Are you wondering if doing your MBA might accelerate your career and give it that extra boost? Have you just stopped playing your favourite sport so you can spend the next 2 years studying for an extra qualification that you believe will advance your career? Are you one of those university students who has given up all outside activities, convinced that committing yourself to studying hard for a couple of years is worth it, to get you the results that will see you land a job in one of the Big 4 accounting firms?
If this is you, then this message I’m writing here is especially for you. It is great to have all those technical skills and qualifications, but it is your non-technical skills – your Soft Skills – that can enhance and accelerate your career and often provide the X factor. These are often developed and enhanced in out- of- work activities, not in the workplace or in formal education.
Lydia Dishman wrote an inspiring article recently in Fast Company.com called Four CEOs On How Their Side Jobs Made Them Better Leaders. It’s about how the activities these CEOs engaged in outside of their work, as a firefighter, a rancher, an IT manager, and a start-up mentor, taught them much about leadership and enhanced their roles as CEOs.
Bill Ho, CEO of Biscom, a multi-million dollar enterprise-secure file transfer company attributes his work as a volunteer firefighter with CEO skills of staying cool under pressure. Fire-fighting requires an extremely co-ordinated strategic approach in what is often a very chaotic situation that he also often finds himself in running his business.
Gay Gaddis, CEO of T3, the largest woman-owned independent advertising agency in the US says it’s the CEO skill of making tough decisions on the cattle ranch she runs with her husband, to mitigate risks that can’t be eliminated so they can survive through adversity, that has been such a good learning experience for her as a CEO.
Dan Graham, CEO of the $90 million year company, BuildASign.com, has found that one of the most important skills to enhance his CEO role – listening to others – has come from his work mentoring and supporting start-ups in his business incubator. As he listens to and acts as a sounding board for their ideas his own entrepreneurial spirit is kept alive.
Tiannna Barnes is a corporate IT Project/Program Manager who has just launched her own start-up – a high end shoe company. In IT she has felt she has been a puzzle master who knows where to put all the pieces to achieve success and it is the CEO skills of managing lots of moving parts that has been the greatest learning experience for her.
The message that Dishman is communicating here is that many of the skills that make us exceptional professionals in our field are best learnt when we involve ourselves in activities that have nothing to do with our work.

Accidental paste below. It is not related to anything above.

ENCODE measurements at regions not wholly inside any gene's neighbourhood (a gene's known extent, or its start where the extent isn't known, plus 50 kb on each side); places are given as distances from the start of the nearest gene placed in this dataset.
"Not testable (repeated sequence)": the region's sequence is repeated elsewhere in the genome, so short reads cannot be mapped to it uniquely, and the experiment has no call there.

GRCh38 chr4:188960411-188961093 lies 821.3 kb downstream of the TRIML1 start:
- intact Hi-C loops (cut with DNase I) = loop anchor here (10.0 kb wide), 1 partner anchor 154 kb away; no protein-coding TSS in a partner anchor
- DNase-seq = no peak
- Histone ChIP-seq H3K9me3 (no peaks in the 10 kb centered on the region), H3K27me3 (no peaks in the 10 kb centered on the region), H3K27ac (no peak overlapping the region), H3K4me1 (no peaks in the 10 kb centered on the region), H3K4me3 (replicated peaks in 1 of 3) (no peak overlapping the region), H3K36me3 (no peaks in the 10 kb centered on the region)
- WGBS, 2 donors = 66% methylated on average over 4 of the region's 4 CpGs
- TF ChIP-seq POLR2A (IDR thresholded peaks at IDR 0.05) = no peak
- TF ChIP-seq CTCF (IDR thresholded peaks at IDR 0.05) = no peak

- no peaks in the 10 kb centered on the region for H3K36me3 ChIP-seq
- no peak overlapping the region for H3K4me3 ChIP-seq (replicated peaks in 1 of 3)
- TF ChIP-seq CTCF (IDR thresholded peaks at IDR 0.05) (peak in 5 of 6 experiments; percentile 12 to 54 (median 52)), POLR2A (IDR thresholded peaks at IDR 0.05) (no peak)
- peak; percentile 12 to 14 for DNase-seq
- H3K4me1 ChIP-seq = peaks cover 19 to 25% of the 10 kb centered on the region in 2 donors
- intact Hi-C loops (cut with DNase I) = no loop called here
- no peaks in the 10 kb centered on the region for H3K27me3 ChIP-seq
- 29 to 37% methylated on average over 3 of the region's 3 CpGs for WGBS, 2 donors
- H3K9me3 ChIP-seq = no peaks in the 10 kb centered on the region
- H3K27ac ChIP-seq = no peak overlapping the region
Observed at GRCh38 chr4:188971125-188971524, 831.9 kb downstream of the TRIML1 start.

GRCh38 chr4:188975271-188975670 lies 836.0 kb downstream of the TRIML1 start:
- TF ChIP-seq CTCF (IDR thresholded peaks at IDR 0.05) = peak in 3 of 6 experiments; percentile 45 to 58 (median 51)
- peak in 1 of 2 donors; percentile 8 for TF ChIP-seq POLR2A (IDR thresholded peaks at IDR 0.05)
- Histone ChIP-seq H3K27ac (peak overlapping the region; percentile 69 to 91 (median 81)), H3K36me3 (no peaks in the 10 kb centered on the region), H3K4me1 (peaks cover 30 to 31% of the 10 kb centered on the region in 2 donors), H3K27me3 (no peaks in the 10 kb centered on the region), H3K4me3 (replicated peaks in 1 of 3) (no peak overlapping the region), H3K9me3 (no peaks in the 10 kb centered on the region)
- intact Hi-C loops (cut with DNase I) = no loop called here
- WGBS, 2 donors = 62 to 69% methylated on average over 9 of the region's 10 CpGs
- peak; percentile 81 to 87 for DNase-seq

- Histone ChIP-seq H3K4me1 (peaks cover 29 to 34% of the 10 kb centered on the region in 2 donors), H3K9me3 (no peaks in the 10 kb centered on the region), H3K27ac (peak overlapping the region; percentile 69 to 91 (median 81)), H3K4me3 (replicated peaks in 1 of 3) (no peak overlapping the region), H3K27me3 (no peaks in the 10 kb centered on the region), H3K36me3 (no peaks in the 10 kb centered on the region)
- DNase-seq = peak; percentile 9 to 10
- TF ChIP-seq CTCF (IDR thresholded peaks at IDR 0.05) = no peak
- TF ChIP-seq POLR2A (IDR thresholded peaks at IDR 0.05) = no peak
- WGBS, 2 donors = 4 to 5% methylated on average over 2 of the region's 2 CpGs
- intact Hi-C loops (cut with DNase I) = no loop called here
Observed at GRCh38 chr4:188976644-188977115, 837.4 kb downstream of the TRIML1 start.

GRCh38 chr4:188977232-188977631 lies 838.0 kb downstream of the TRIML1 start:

The same message was re-iterated in a study by The Australian Learning and Teaching Council on the changing skill set needed by professional accounting graduates – Accounting For The Future: More Than Numbers (2009) – which I read recently. In this study, the researchers interviewed students, employers of accounting graduates, including the Big 4, some mid-tier/niche and small accounting firms; the 3 professional accounting bodies; large and small companies; and the public sector across Australia, as well as recent graduates and current students.
The researchers discovered that what employers wanted was people with a range of well-developed non-technical skills, what are often called “Soft Skills.” They indicated that these were often seen as the decisive point of difference when employing people with similar academic grades. They made the point that while grades are good, they are not everything. “They want graduates who are well-rounded, who have experience in areas other than study, whether it be volunteering, part-time work, or, for example, sport, so that those graduates are being prepared for management positions they have the ability to develop relationships that are the basis for growing and sustaining a business. The technical ability is assumed; however, it is the non-technical ability that will distinguish the outstanding from the good graduate,” the researchers found.
One of the Big 4 accounting firms, whose comments encapsulated much of what other employers across the country were saying, expressed it this way:
“What we are looking for is people who are well-rounded, so if you have got students who have got outstanding results, that’s all they have got. So if their CV indicates all they do is study, study, study, we would be a bit concerned about that person. Their grades would probably get them through the first screening, but there would be some really serious questions asked about that person’s capability in the longer term. We do often look for work experience, a part-time job, or having done vacation work, as evidence of how holistic this person is, trying to give us a bigger picture of the whole.”
This firm made the point that it is these experiences that make them very employable because the very important quality they need in their people is “relationship building ability” because when these people get through to very senior levels, the senior managers and partnered ranks, it is all about relationship building. The firm went on to say that it expects everyone to have technical Excellence, but that it is “that X factor, that quality that somebody has that says they are a well-rounded person,” that makes them highly sought after.
So instead of going off to do some more formal education to gain more qualifications and letters after your name, you may find that doing some volunteer work or joining a sports club, will add a touch of that elusive X Factor to your CV and accelerate your career down the success highway at a faster speed.